I think what we’re getting at here is the evolution of a financial system, comprising a monetary authority and a finance ministry, that was able to manage the currency, collect taxes, and issue government debt of a quality that made it an attractive financial product (the 3% Consol) to what seems to have been a pretty big market for fixed-income securities, and one that grew substantially over time.

All this printing and issue had to go somewhere. One explanation is that the UK was running a trade surplus. Money issued for the use of the army deployed in Flanders, Portugal, and Spain, King George commands and we obey, was spent there. Somebody eventually held it because they could buy goods coming from or through Britain. This is a bit like the US in the high postwar.

Another is that there was a transition from a gold standard, before the suspension of convertibility, to a chartalist tax standard. The announcement of suspension made it very clear that paper money would be accepted in payment of taxes. With the huge expansion of public spending, you can see why this would work as a sink for the money supply.

A third, perhaps more interesting, is financial deepening and economic growth. Erik Lund has an interesting post up about Anson’s circumnavigation and the financial history of the UK just before the period covered by Simon Hinrichsen’s paper. This was a bit wild, but you can see the evolution towards the institutions that worked so well in the late 18th century, especially the standardised government bond and the central bank rediscount window. Erik also points out that economic growth picks up, which you can also see in Simon Hinrichsen’s paper – the biggest reason why the debt-to-GDP and M0-to-GDP ratios don’t go crazier than they do is that the real economy grew.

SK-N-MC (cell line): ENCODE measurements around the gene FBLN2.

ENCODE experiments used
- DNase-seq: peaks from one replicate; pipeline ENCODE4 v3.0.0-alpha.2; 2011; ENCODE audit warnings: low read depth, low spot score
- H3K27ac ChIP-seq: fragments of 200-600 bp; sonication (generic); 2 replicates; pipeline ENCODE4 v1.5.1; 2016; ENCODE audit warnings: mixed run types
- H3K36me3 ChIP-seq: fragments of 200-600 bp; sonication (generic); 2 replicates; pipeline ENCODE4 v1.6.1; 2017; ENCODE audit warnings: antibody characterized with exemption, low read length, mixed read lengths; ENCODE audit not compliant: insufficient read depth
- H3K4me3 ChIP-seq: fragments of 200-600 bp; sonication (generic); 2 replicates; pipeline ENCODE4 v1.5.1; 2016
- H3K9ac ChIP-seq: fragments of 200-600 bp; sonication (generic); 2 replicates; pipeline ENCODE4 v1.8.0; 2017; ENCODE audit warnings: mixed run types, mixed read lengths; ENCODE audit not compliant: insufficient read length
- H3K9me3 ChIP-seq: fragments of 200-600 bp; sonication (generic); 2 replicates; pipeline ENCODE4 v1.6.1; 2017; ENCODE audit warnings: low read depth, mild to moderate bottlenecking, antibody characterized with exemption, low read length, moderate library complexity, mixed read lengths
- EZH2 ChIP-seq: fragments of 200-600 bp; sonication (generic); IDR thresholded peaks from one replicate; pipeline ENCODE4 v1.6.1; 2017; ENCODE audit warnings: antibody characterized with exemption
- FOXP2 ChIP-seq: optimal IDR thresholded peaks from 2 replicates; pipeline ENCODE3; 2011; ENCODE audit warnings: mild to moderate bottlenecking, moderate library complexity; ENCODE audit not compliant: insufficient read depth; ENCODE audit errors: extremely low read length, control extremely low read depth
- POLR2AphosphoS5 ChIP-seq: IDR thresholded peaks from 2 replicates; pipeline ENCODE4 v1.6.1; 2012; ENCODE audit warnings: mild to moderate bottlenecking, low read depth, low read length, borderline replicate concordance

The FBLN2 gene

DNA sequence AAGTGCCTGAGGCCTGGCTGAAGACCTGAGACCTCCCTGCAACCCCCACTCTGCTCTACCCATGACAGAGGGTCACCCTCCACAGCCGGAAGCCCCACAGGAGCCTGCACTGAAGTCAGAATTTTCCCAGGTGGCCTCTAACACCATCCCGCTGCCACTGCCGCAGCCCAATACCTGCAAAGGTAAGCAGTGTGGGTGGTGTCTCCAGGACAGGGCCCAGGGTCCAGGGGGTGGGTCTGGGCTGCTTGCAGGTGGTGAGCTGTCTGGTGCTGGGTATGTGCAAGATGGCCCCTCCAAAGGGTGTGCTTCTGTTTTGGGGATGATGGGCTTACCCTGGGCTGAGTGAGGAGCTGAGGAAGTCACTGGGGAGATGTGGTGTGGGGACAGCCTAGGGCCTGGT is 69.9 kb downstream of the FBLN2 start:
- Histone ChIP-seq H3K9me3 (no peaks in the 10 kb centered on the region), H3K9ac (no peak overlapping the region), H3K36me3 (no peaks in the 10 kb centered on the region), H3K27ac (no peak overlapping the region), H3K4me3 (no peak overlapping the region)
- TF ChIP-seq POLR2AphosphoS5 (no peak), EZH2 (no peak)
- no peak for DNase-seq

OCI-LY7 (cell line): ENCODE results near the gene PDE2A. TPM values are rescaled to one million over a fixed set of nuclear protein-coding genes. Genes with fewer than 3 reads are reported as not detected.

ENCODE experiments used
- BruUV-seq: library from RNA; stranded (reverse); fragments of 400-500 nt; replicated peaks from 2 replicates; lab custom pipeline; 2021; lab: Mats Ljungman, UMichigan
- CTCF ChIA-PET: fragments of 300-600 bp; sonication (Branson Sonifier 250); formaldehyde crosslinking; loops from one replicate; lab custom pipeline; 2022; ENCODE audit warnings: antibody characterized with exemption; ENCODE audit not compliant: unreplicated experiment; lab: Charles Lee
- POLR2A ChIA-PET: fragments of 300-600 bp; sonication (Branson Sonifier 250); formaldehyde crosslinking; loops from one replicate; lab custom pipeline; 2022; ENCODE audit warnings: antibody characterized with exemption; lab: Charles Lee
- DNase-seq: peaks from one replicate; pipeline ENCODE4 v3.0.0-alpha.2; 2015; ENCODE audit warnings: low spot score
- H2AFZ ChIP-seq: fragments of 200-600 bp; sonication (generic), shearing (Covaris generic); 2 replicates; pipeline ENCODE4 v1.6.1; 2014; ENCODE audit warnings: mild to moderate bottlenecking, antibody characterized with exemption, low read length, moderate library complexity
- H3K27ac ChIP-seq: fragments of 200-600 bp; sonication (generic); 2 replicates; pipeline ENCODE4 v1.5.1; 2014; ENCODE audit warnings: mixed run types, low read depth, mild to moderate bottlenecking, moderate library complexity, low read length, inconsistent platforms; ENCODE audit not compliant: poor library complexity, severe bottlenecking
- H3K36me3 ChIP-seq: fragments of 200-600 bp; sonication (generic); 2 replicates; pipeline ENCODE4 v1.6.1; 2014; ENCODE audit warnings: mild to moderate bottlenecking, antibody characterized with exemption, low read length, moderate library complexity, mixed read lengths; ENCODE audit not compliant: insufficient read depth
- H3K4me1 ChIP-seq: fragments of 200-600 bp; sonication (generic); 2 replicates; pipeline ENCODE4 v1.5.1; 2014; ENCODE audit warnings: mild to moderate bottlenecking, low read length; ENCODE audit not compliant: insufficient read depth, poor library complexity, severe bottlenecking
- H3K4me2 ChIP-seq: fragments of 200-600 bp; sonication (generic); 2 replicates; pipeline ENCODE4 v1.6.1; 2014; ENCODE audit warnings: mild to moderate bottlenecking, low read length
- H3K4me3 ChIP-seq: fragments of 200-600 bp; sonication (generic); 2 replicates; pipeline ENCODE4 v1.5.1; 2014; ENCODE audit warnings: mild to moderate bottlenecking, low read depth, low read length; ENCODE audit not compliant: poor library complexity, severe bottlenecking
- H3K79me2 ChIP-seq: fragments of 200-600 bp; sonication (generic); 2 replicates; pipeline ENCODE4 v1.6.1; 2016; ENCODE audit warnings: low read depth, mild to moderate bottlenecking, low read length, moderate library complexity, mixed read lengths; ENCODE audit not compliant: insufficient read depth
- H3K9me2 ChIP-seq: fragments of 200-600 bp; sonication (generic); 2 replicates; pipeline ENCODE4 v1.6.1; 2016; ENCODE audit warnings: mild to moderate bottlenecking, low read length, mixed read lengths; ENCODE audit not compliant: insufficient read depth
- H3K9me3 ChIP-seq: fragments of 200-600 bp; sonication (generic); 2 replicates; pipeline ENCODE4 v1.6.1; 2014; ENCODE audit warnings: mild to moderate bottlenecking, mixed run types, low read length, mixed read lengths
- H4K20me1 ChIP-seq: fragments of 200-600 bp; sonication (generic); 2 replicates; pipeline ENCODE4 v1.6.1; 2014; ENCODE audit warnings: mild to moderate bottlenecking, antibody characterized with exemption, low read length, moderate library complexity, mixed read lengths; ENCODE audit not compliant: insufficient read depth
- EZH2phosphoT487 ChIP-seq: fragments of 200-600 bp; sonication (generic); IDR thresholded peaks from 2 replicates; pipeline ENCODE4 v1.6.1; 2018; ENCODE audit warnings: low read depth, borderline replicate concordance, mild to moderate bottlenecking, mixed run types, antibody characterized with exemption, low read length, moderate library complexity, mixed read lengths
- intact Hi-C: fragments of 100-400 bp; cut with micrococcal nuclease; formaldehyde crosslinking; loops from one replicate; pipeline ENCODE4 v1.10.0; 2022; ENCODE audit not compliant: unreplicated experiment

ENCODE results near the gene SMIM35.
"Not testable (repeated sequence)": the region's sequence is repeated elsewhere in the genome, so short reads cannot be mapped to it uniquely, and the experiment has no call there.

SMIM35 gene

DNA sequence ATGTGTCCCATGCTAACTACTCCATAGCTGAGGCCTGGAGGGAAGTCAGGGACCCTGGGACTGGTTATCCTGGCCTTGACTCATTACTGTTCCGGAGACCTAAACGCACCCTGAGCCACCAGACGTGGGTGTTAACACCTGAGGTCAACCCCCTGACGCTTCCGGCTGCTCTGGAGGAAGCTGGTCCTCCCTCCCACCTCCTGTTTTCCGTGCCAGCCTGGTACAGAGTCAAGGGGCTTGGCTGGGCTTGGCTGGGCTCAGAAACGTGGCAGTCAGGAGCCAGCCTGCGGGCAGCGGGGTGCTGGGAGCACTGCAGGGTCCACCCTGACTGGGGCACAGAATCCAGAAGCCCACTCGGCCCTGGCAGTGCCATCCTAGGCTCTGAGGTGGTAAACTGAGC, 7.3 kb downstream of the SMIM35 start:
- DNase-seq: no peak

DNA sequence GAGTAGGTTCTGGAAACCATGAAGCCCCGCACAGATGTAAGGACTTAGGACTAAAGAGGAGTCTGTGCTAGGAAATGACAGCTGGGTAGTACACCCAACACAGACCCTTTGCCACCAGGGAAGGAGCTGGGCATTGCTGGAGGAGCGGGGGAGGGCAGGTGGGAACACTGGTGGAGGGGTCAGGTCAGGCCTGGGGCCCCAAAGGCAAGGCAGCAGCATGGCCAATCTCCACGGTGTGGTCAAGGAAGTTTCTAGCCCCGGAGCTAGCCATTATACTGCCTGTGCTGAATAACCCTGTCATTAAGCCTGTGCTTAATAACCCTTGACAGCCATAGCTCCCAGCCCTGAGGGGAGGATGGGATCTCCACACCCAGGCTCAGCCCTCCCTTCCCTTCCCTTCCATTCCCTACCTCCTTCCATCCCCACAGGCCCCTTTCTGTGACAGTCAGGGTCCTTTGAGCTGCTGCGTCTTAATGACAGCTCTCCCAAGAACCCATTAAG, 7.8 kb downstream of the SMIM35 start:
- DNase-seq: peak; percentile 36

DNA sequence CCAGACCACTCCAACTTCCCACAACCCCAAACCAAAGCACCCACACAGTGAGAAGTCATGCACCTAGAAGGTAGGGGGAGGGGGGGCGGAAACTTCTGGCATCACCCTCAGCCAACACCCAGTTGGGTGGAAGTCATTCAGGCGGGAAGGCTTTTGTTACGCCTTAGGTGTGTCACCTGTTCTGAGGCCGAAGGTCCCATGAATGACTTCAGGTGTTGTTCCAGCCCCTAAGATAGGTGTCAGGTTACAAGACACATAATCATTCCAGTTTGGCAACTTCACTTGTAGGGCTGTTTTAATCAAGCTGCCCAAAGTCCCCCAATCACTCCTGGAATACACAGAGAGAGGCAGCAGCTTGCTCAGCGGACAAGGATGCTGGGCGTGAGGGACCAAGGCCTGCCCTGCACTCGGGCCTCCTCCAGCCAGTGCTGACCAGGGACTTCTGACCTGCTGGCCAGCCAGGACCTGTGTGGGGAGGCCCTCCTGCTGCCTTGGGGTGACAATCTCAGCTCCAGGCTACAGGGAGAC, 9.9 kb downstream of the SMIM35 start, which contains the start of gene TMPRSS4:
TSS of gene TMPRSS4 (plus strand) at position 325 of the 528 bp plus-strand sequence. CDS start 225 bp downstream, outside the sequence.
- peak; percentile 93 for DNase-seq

So what’s going on? I reckon that there are a lot of transactions that were nonmonetary, that now become monetised. That would explain part of the demand for all those notes. I also think that constraints on investment have been loosened by the emergence of a managed currency, a standard financial product for both wealthy savers and also local banks (which started to emerge a bit later), and a government that was determined to spend or die.

The first two are, in a really grandiose geosynchronous orbit view, either products of increased social trust, or else substitutes for it. Either people are willing to buy into the nation-state polity, or else they’re willing to delegate trust to it – perhaps it’s the same thing. And a big deal here is that the economy is getting more legible, taxable, knowable. Even if the government can inflate the money, it’s worth about the same nationally and borrowing it costs the same. Simon points out that the British government budget is a public document, it’s thrashed out in parliament, and the Bank of England’s accounts are public too. In fact, the Bank Return was published weekly, making it a much higher resolution indicator than, say, GDP.

But here’s the interesting bit. Erik points out that one of the very biggest spending line items, procurement of timber for navy shipbuilding, is restricted by absolutely ridiculous levels of corruption, even though the very survival of the state depends on it. It’s really silly – only oak from the Home Counties will do. Also, the same people who benefited from the timber cartel are also some of the biggest savers into 3% consols.

So there’s an apparent contradiction here between the nicely liberal, Whiggish notion that we beat the French with open data and financial transparency, and the ugly mess of interests on the Weald starving Jack of quality spars if they don’t get enough pork.

Perhaps, though, the crookedness was what convinced them to back the new system, to hold the notes, to put their surplus capital in consols, not to howl for gold. After all they knew the system would look after them, in a sort of Schmittian founding crime behind the launch of modern British public finance. Well, everyone thinks there’s some sort of weird bargain between southern squires, the City, and the defence industries behind everything in Britain anyway! Go read the both of ‘em.